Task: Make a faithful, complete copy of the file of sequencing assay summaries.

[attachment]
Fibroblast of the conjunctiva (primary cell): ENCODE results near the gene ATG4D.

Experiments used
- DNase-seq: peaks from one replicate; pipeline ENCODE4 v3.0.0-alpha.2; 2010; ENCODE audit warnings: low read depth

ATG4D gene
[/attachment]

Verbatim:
Fibroblast of the conjunctiva (primary cell): ENCODE results near the gene ATG4D.

Experiments used
- DNase-seq: peaks from one replicate; pipeline ENCODE4 v3.0.0-alpha.2; 2010; ENCODE audit warnings: low read depth

ATG4D gene